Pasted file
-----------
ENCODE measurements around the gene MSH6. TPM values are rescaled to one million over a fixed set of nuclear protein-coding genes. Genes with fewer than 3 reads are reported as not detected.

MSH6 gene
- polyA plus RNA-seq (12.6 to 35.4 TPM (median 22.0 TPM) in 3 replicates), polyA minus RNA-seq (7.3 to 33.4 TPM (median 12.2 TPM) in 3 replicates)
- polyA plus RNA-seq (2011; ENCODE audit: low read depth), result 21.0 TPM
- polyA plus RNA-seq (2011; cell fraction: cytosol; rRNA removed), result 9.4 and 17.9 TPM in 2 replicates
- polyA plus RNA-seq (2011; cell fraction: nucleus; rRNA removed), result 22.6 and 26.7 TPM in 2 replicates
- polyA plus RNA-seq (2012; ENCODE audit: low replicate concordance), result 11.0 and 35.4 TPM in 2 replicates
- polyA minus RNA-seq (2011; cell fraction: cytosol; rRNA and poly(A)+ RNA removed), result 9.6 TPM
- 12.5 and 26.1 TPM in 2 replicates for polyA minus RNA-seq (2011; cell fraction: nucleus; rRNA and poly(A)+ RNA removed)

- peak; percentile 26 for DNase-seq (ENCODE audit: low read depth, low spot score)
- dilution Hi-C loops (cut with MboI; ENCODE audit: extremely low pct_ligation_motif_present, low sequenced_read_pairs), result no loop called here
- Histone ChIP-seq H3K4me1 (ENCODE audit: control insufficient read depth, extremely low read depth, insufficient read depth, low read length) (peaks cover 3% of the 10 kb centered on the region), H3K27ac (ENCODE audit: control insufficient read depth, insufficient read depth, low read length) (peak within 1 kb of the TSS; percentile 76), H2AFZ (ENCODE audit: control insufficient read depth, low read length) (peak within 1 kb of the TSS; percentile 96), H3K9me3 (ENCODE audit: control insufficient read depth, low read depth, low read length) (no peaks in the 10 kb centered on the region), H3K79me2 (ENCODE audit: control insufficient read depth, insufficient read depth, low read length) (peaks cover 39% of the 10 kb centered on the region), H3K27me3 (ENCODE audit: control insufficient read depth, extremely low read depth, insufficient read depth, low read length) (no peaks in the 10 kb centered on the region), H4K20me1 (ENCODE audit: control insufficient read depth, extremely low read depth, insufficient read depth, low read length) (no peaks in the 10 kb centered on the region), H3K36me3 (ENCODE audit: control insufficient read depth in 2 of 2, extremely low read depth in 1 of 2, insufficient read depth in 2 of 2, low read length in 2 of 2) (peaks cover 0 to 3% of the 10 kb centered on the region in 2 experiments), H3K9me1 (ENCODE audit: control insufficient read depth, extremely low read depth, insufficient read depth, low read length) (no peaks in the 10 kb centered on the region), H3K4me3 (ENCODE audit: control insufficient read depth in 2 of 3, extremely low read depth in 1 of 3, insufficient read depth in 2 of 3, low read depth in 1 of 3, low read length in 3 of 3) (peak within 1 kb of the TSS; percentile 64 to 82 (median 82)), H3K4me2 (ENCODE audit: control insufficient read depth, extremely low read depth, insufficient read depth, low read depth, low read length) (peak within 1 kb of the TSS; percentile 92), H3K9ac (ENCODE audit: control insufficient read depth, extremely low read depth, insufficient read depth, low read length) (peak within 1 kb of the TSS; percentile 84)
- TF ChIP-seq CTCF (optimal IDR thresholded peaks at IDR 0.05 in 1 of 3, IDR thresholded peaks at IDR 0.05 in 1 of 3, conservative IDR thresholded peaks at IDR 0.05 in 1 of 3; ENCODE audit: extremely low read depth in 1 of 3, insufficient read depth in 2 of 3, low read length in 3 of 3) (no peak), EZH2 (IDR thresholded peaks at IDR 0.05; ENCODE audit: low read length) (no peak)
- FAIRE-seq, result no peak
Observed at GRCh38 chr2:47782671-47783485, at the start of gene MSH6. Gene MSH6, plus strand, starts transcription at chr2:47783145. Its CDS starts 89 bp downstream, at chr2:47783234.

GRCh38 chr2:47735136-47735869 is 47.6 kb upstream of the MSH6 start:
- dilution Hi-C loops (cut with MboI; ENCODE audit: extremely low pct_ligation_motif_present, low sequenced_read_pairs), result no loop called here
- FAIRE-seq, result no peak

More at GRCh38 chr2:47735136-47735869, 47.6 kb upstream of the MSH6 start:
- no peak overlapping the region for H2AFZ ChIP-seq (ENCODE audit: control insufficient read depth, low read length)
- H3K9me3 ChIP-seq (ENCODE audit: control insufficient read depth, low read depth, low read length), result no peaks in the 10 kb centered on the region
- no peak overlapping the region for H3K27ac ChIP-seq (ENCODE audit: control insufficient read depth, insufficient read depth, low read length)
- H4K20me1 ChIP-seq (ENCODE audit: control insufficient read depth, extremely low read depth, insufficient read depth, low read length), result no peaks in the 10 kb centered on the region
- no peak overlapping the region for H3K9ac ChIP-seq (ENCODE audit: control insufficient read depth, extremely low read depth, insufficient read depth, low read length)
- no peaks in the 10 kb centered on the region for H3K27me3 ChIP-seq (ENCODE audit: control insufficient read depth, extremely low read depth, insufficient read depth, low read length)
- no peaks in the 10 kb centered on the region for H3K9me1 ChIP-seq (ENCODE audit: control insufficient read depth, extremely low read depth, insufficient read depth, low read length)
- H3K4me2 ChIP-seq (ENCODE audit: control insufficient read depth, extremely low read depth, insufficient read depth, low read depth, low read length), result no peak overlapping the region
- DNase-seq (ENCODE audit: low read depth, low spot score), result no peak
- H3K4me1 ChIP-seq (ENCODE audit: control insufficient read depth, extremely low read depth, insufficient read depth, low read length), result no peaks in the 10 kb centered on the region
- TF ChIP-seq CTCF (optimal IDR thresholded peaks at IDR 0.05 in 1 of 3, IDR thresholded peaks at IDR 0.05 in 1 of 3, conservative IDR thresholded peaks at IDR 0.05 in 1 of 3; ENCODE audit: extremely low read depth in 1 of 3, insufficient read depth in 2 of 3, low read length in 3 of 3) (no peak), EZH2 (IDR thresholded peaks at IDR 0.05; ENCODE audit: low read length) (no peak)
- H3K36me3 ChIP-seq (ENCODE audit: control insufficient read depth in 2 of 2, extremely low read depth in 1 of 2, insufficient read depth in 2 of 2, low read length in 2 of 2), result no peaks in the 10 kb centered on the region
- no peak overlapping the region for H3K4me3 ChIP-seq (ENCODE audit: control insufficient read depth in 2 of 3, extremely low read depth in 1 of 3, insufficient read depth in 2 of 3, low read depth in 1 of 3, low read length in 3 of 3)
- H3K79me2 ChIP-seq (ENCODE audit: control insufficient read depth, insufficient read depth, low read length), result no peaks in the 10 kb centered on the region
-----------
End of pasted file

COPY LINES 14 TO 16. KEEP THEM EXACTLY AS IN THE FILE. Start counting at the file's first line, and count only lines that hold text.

- FAIRE-seq, result no peak
Observed at GRCh38 chr2:47782671-47783485, at the start of gene MSH6. Gene MSH6, plus strand, starts transcription at chr2:47783145. Its CDS starts 89 bp downstream, at chr2:47783234.

GRCh38 chr2:47735136-47735869 is 47.6 kb upstream of the MSH6 start: